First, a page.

Getting into a car accident and filing a claim can mean dealing with your insurance provider to cover costs as part of the incident. During this process, you may come across a funny word called “subrogation.” In this guide, we’re breaking down what subrogation in insurance means and how it works.
What is a subrogation insurance claim?
If you’re dealing with a claim and see “subrogation”, it’s natural to wonder what is subrogation in insurance. According to the Merriam-Webster Dictionary, subrogation is “the assumption by a third party (such as a second creditor or an insurance company) of another’s legal right to collect a debt or damages.” (fun fact: this term was first used in the 15th century, notes Merriam-Webster).
In other words, subrogation is the legal process that allows your insurance provider to act on your behalf to recoup costs related to an accident from a third party, such as another insurance company.
When does subrogation happen?
When you file a claim after an accident, your insurance company will work with you to determine who is at fault and what is or is not covered as part of the accident. If the other driver is at fault, your insurance provider can act on your behalf to recover costs from the other party’s insurance company.
Let’s say you get into an accident where you’re not found at fault and need to make repairs and cover potential medical bills ASAP, but the process is held up with the other party’s car insurance. In that case, your car insurance provider will typically cover those expenses upfront to make the process smoother and more efficient.
Subrogation will then occur and your car insurance provider will seek to recoup the expenses related to the accident, including the deductible, car repair costs, and medical expenses, if applicable.
Through subrogation in insurance, you as the policyholder can file your claim and move on faster, while your insurance company does the heavy lifting to recover costs.
Does subrogation occur when it’s not clear who’s at fault?
Subrogation in auto insurance happens when your car insurance provider seeks payment for expenses already paid from the at-fault driver’s insurance company. So what happens if it’s not fully clear who’s at fault in the accident? While some accidents may have a clear-cut cause and party who is “at fault”, not all do.
In this case, what happens next can vary by your car insurance policy as well as the state you live in. For example, you might pay your deductible, and your car insurance provider may pay out the remaining expenses.
It’s also possible that your car insurance provider can go the subrogation route to recover some costs if you’re not 100 percent at fault. Through subrogation, it’s possible to get your deductible cost paid back as well on top of the other costs the insurer paid.
How long does an insurance company have to subrogate?
The subrogation process can vary but largely happens between the two car insurance providers. Your car insurance provider supports you in your claim and through subrogation, they aim to get reimbursed for expenses when the fault is determined. It could take months or even longer to determine who is at fault in some cases, so subrogation benefits the policyholder and helps the insurance provider recover funds related to a claim.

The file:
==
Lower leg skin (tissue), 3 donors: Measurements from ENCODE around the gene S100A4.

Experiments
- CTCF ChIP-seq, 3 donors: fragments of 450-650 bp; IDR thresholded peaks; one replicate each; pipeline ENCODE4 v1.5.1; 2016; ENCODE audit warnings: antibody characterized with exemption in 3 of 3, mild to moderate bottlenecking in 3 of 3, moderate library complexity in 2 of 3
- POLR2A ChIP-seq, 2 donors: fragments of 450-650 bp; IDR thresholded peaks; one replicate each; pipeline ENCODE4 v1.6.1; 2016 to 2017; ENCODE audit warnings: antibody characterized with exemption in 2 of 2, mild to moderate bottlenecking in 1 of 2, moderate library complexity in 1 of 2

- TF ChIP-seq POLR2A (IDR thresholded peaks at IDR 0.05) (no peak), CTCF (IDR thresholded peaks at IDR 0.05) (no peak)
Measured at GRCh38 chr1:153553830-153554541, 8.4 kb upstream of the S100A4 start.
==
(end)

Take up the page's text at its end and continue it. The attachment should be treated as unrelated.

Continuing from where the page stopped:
If you’re curious how long does an insurance company have to subrogate, it depends on the state’s statute of limitations.
According to Legal Beagle, “When an insurance carrier or other entity pays a claim for an injured client that is not at fault for their injuries, the insurance company may then attempt to recoup payments from the party that is at fault for the incident. The process of recouping paid claims is called subrogation. Each state sets its own statute of limitations, indicating the length of time after an incident an insurance company may file a subrogation claim.”
Legal Beagle notes that most states have one to six years to file subrogation insurance claims.
What a waiver of subrogation means (and what to be aware of)
During the subrogation process, your insurance provider acts on your behalf to recover costs based on your claim from the at-fault driver’s insurance company. Your insurance company does the hard part, and you don’t have to think about it too much.
But if the at-fault party would like to settle the claim with you directly and without insurance interference, then you’ll need to sign a waiver of subrogation.
A waiver of subrogation is forfeiting the ability for your insurance company to recover costs. Because the other party wants to settle, a waiver of subrogation signs your rights away so that the insurance company doesn’t have any legal right to get reimbursed.
Obviously, this is a pretty big deal, so it’s important to discuss with your insurance carrier before making any decisions or moving forward with a waiver of subrogation.
The bottom line
Subrogation insurance claims mostly involve your insurance provider, but it’s good to be aware of what this process is and how it works. It’s especially important to be mindful if you’re considering signing a waiver of subrogation. Be sure to stay in touch with your insurance provider if you have questions about your claim or if you’re thinking of settling and signing a waiver.
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Melanie Lockert is a freelance writer, podcast host of the Mental Health and Wealth show, and author of Dear Debt. She’s a cat mom to two jazzy cats, Miles and Thelonious, an amateur boxer, music lover, and needs coffee to function.